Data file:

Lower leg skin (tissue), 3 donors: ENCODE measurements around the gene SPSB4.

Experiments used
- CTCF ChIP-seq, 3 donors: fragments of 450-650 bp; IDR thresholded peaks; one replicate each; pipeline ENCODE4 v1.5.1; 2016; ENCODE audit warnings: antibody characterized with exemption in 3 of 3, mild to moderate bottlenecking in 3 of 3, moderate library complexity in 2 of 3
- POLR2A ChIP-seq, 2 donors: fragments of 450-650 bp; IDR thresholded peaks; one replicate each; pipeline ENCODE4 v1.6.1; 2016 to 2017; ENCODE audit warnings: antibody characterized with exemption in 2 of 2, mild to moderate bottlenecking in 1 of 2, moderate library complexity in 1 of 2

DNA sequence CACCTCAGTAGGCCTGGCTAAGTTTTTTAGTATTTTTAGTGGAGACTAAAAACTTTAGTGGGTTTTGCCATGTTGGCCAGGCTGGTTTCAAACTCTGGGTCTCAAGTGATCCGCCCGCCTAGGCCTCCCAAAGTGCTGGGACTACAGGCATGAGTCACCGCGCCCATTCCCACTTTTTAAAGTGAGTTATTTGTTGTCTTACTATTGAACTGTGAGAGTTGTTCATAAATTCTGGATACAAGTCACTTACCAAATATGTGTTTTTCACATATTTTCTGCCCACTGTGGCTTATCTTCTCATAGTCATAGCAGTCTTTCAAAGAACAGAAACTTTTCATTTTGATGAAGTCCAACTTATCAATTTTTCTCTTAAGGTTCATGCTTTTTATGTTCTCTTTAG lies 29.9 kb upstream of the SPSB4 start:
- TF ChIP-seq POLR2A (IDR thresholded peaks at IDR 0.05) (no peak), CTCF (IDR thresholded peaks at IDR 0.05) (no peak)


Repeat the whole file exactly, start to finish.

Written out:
Lower leg skin (tissue), 3 donors: ENCODE measurements around the gene SPSB4.

Experiments used
- CTCF ChIP-seq, 3 donors: fragments of 450-650 bp; IDR thresholded peaks; one replicate each; pipeline ENCODE4 v1.5.1; 2016; ENCODE audit warnings: antibody characterized with exemption in 3 of 3, mild to moderate bottlenecking in 3 of 3, moderate library complexity in 2 of 3
- POLR2A ChIP-seq, 2 donors: fragments of 450-650 bp; IDR thresholded peaks; one replicate each; pipeline ENCODE4 v1.6.1; 2016 to 2017; ENCODE audit warnings: antibody characterized with exemption in 2 of 2, mild to moderate bottlenecking in 1 of 2, moderate library complexity in 1 of 2

DNA sequence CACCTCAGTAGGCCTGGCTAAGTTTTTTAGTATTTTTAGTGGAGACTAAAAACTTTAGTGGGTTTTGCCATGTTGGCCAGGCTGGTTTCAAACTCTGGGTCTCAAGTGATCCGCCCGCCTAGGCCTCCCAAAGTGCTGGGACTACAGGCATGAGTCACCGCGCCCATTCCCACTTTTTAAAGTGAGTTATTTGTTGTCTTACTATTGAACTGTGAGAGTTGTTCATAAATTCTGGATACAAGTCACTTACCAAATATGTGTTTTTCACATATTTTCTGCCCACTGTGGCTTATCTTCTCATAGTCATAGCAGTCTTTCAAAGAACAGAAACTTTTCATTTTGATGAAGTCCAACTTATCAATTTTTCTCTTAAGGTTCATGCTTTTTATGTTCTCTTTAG lies 29.9 kb upstream of the SPSB4 start:
- TF ChIP-seq POLR2A (IDR thresholded peaks at IDR 0.05) (no peak), CTCF (IDR thresholded peaks at IDR 0.05) (no peak)